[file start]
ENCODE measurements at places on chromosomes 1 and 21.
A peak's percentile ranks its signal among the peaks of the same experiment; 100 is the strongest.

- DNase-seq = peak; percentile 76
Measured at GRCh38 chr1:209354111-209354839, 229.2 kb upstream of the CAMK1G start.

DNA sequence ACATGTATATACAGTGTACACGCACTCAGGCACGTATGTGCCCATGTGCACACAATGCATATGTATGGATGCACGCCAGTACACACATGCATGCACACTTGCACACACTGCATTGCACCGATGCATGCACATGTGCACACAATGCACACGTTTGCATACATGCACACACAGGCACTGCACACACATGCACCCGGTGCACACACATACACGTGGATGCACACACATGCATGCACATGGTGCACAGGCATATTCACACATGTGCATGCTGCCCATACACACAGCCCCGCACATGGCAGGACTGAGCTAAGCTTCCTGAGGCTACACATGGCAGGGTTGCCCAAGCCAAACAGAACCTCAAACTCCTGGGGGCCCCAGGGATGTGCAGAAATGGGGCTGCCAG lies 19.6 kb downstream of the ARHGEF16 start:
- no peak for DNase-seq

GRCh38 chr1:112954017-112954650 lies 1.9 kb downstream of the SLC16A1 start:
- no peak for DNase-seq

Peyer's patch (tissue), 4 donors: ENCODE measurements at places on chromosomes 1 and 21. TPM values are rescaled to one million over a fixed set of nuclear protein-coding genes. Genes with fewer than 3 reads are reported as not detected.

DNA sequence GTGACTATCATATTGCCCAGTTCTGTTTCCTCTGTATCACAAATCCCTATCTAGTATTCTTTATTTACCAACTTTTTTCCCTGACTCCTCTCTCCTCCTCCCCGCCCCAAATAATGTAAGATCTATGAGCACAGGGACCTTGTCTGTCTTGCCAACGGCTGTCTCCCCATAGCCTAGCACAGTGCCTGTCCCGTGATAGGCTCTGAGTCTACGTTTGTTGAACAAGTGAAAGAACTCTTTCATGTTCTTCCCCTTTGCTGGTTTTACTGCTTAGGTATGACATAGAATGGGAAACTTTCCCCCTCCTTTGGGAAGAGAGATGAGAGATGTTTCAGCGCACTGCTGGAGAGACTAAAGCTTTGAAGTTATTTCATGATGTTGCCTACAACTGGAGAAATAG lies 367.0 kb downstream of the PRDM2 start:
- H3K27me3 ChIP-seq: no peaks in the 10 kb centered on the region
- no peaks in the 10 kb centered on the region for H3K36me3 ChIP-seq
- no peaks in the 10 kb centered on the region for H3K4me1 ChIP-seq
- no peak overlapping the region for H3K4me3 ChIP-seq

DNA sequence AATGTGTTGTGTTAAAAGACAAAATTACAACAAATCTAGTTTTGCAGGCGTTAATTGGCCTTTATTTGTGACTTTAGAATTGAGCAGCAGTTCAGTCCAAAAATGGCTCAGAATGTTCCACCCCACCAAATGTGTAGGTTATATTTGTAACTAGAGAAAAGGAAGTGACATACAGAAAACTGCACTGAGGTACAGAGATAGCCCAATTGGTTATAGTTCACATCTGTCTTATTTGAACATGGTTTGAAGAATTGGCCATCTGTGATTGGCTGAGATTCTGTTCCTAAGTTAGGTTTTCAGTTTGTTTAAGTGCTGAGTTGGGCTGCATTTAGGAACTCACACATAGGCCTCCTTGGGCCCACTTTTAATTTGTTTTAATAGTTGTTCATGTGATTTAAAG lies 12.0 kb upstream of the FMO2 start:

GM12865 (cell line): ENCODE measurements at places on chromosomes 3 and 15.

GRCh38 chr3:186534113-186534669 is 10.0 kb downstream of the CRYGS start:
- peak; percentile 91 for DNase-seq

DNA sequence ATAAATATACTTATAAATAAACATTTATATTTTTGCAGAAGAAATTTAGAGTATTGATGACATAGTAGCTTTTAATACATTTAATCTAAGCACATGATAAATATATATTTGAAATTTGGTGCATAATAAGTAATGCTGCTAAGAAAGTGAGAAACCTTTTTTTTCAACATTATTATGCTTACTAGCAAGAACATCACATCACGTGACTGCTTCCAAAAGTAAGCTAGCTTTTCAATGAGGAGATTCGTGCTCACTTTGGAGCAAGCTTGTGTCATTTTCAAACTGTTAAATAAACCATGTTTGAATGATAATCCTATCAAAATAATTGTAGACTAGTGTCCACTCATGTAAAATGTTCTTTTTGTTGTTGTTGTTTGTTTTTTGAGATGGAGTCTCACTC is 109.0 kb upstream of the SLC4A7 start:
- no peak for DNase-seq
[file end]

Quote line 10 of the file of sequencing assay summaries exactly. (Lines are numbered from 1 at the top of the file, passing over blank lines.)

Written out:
DNA sequence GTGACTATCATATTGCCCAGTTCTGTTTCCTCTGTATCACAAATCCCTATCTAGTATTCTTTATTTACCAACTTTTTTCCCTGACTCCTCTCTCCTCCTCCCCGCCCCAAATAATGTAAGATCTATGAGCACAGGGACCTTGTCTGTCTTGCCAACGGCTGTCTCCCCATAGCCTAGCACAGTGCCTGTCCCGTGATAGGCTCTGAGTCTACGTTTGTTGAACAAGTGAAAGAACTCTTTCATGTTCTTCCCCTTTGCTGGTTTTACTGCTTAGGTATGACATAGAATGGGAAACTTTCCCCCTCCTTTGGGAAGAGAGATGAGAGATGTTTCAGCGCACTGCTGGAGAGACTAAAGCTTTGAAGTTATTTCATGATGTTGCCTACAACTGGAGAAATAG lies 367.0 kb downstream of the PRDM2 start: